In this edition of Spotlight Southeast Asia, WARC Asia Editor Gabey Goh looks at how can brands work better with the dark side of social.

This article is part of a Spotlight series on how brands in Southeast Asia can work better with the dark side of social media. Read more

Since the term was first coined by American journalist Alexis C Madrigal of The Atlantic in 2012, dark social has remained a challenge that many marketers have yet to fully address.

Research by RadiumOne in 2016 found that dark social media sharing amounted to 84% of content, shared through emails and messaging tools, with the majority via mobile devices. In addition, Southeast Asia shares on dark social (87%) more than the global average, second only to Australia (89%).

In Southeast Asia, the preference for private chat groups over public feeds takes on added importance as new regulations and socio-political tensions translate to a higher risk of fines or even jail time for content shared.

Being closed, dark social makes it hard for marketers to monitor, advertise, engage or buy their way into conversations with consumers. The void that dark social activity represents is not a new problem but it is one that brands must tackle sooner rather than later.

As more consumers move away from open platforms such as Facebook and Twitter to share content, and retreat further into smaller, more curated online spaces such as chat groups on Telegram, WhatsApp and emails – it begs the question: How can brands work better with the dark side of social?

Private spaces are here to stay

Data from research firm GWI, covering consumers in Southeast Asia, suggests that the majority (56%) of consumers use three or more messaging platforms, while 18% of consumers use five or more messaging services.

Notably, almost half (49%) of respondents use social media to read news stories, 43% find content such as articles and memes, and 35% share/discuss opinions with others. This is how dark social traffic occurs, as content is found, shared in private communities and discussed within that space, invisible to the brand’s metrics.

But dark social is here to stay and marketers must learn how best to gain entry into these closed groups.

How can brands enter without intruding

Contributors from the Southeast Asia Spotlight all agreed that dark social should not be something brands avoid out of fear of the unknown but instead, they should view it as an opportunity to connect with communities of consumers in a more intimate and meaningful way.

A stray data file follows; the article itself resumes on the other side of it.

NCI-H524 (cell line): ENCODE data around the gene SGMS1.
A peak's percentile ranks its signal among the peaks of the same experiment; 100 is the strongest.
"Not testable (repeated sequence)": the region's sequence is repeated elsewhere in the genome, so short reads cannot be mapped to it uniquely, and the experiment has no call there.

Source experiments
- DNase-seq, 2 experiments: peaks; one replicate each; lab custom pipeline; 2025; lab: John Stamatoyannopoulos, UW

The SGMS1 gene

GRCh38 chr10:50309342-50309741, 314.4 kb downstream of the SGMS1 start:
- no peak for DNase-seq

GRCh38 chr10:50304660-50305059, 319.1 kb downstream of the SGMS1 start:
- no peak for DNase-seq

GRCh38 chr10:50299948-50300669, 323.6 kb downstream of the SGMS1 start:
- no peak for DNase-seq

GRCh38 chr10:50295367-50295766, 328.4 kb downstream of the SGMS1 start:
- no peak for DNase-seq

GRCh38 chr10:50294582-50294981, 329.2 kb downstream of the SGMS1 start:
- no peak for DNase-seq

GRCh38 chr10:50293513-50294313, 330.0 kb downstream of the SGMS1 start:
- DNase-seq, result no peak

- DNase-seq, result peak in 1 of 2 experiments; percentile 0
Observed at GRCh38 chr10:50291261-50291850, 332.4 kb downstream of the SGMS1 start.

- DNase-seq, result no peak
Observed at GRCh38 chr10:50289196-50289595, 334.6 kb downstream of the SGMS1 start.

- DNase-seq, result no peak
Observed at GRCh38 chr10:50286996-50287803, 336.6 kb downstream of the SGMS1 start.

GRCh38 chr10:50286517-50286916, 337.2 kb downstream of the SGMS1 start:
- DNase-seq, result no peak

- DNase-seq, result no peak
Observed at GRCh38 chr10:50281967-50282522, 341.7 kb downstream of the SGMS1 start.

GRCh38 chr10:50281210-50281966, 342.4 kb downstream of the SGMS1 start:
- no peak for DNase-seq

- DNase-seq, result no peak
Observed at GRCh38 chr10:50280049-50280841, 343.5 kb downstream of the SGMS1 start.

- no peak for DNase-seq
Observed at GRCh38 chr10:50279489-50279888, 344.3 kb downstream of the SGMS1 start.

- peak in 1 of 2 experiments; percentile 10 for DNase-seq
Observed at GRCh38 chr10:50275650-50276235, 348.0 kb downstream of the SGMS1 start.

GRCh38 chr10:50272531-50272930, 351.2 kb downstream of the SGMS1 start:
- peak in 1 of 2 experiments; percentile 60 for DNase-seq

• True preferences live within dark social: The dark social space offers a more natural communication channel to target consumers. Most netizens feel more comfortable “being themselves” when sharing privately, compared to sharing publicly to a feed of followers. “Dark social data assists in providing a comprehensive picture of customers' true preferences on what information, products and subjects they really wish to share with and suggest to their peers,” writes Elki Hendria, Co-founder & Executive Planning Director, M&C Saatchi Indonesia.
  • Learn to let go: Brands should begin by respecting the consumer’s desire for privacy when sharing or consuming a particular piece of content on a private channel. “It is worth reemphasising that dark social isn’t necessarily a bad thing for your brand. If anything, it shows you that more often than not, you have more advocates for your brand than you thought,” writes Kiron Kesav, General Manager, Strategy & Platforms, PHD Media, Malaysia.
  • Design beyond the shares: Apart from entertaining videos and pictures, and links to websites, consumers are most likely to share good deals, discounts and links or pictures of products via messaging apps. As these apps evolve into superapps with payment functions, chat-and-shop has become the norm. “While the heart of social strategies often focus on driving engagement and shares on mass platforms, dark social is a potential conversion driver that marketers should not miss,” writes Jasmine Wong, Regional Strategic Planning Director, Initiative APAC.
  • Create private communities and work with micro- and nano-influencers: As consumers retreat into more private spaces, there is an opportunity for brands to create private spaces of their own, where brand trust and engagement become more of a two-way street. “Consumers will be more likely to form real connections with brands when the focus isn’t just on achieving sales,” writes TBWA’s RJ Paculan and Jean Arboleda. Additionally, micro- and nano-influencers continue to be a valuable bridge between brands and audiences. Their audiences may be smaller than others but they are highly engaged and trust brand recommendations from these personalities. “Having a dialogue with them on how your brand can create value to the community may endear the brand to them,” they add.
  • It boils down to respect: There are a myriad of ways brands can seek to gain visibility and recognition which complement dark social culture – both by finding ways for meaningful interactions with consumers in these spaces and by creating valuable and relevant content which is likely to generate organic shares across dark social channels. “More than anything, brands need to approach every interaction with respect – acknowledging that they are part of a wider community that belongs to their audience – something that may fall outside of many brands’ comfort zones,” writes Nick Pan, Managing Director, Strategy & Commerce, VMLY&R Asia.

Ultimately, it is not impossible for brands to shed some light on dark social and the communities that thrive within it. There’s no doubt that robust social listening tools, data and analytics will help assess correlation when causation is absent. But what will be key is the patience to invest the necessary time to cultivate these connections, along with the willingness to embrace the fact that engagement will have to be on the consumer’s terms – not the brand’s.